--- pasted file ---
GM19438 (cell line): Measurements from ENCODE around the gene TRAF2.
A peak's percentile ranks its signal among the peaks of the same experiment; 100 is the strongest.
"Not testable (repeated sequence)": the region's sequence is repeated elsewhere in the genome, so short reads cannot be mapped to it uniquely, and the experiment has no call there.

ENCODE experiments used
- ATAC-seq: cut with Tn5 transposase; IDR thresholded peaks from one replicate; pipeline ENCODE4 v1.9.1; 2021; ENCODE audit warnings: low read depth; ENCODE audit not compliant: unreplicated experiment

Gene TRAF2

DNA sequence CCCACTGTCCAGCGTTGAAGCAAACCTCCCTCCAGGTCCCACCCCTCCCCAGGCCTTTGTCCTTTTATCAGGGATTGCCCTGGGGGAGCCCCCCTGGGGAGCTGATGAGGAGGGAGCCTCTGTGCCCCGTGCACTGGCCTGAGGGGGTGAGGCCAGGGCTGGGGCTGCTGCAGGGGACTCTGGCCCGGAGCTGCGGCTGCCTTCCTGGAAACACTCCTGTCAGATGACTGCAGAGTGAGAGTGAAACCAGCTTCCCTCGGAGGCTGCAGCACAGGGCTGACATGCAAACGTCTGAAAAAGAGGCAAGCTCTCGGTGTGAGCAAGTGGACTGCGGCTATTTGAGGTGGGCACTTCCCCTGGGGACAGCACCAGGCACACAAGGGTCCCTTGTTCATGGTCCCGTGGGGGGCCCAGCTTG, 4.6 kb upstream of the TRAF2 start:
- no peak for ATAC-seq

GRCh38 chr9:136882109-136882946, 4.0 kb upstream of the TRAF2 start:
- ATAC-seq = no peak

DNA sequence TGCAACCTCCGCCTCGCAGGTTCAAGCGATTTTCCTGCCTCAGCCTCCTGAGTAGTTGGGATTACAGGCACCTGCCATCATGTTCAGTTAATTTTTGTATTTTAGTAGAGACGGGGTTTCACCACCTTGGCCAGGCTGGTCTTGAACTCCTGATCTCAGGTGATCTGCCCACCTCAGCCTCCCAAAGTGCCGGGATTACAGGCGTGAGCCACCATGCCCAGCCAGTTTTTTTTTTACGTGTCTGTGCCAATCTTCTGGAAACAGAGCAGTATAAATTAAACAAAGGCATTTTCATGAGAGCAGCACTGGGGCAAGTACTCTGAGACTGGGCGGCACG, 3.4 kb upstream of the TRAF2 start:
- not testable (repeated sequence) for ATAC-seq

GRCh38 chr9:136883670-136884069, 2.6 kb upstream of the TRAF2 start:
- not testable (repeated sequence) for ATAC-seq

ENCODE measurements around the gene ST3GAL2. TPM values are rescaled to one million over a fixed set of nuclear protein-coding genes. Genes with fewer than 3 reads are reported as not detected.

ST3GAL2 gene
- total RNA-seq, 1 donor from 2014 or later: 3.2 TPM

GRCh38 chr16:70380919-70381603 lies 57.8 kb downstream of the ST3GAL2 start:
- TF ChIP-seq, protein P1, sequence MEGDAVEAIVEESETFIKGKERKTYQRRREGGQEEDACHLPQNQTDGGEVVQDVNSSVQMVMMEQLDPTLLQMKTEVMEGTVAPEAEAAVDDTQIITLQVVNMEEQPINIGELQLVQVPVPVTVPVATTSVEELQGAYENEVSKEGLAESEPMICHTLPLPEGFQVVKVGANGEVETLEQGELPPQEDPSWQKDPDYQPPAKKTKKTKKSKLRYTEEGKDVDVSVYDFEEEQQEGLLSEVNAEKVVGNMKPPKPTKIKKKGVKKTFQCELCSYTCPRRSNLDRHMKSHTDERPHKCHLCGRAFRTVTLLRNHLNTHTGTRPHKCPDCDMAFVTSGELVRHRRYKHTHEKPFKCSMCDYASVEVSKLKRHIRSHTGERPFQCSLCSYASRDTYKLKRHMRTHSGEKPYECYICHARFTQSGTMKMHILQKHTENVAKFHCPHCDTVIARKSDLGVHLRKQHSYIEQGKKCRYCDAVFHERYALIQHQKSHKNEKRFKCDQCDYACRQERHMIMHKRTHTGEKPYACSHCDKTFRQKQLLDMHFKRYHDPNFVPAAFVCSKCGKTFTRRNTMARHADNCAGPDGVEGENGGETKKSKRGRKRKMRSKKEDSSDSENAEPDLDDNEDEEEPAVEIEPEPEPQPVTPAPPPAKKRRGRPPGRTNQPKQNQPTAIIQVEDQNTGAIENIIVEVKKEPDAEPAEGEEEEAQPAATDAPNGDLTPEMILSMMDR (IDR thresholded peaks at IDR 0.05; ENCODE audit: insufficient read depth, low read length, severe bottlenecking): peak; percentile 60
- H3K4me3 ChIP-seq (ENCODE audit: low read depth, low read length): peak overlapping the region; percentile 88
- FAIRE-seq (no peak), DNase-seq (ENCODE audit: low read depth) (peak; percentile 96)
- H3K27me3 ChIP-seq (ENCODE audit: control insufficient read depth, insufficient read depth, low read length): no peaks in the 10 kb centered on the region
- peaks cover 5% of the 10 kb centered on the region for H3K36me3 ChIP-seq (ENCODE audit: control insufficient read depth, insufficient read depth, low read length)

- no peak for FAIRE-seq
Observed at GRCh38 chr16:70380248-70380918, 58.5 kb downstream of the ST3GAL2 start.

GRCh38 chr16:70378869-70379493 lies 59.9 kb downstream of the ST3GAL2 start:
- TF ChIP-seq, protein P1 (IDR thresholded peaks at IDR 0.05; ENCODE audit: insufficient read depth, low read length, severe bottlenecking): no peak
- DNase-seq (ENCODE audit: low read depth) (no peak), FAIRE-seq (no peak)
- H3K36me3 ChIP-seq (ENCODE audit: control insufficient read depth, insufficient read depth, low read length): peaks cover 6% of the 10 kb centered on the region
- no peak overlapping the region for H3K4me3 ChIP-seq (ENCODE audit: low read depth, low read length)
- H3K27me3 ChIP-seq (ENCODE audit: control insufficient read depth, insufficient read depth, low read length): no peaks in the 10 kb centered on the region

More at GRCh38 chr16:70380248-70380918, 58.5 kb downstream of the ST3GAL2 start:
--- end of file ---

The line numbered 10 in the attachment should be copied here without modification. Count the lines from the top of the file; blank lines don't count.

- ATAC-seq = no peak